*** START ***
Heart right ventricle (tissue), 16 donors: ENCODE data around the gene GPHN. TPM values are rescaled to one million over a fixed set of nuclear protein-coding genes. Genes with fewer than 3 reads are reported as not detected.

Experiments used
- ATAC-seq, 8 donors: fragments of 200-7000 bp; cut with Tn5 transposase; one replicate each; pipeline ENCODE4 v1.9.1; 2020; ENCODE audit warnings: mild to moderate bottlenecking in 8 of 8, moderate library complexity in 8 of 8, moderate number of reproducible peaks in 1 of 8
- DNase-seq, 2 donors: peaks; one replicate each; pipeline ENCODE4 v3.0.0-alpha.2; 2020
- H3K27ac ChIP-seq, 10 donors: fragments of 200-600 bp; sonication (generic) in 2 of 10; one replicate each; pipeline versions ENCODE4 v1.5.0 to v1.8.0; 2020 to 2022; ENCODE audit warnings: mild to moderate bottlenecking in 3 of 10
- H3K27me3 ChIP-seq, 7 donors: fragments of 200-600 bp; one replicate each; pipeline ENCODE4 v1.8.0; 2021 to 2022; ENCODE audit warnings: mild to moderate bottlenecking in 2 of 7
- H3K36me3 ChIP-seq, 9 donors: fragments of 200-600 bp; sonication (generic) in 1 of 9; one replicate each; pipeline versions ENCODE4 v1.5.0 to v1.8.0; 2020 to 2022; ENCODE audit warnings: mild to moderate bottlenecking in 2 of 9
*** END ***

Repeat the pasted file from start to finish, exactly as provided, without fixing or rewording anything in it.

Heart right ventricle (tissue), 16 donors: ENCODE data around the gene GPHN. TPM values are rescaled to one million over a fixed set of nuclear protein-coding genes. Genes with fewer than 3 reads are reported as not detected.

Experiments used
- ATAC-seq, 8 donors: fragments of 200-7000 bp; cut with Tn5 transposase; one replicate each; pipeline ENCODE4 v1.9.1; 2020; ENCODE audit warnings: mild to moderate bottlenecking in 8 of 8, moderate library complexity in 8 of 8, moderate number of reproducible peaks in 1 of 8
- DNase-seq, 2 donors: peaks; one replicate each; pipeline ENCODE4 v3.0.0-alpha.2; 2020
- H3K27ac ChIP-seq, 10 donors: fragments of 200-600 bp; sonication (generic) in 2 of 10; one replicate each; pipeline versions ENCODE4 v1.5.0 to v1.8.0; 2020 to 2022; ENCODE audit warnings: mild to moderate bottlenecking in 3 of 10
- H3K27me3 ChIP-seq, 7 donors: fragments of 200-600 bp; one replicate each; pipeline ENCODE4 v1.8.0; 2021 to 2022; ENCODE audit warnings: mild to moderate bottlenecking in 2 of 7
- H3K36me3 ChIP-seq, 9 donors: fragments of 200-600 bp; sonication (generic) in 1 of 9; one replicate each; pipeline versions ENCODE4 v1.5.0 to v1.8.0; 2020 to 2022; ENCODE audit warnings: mild to moderate bottlenecking in 2 of 9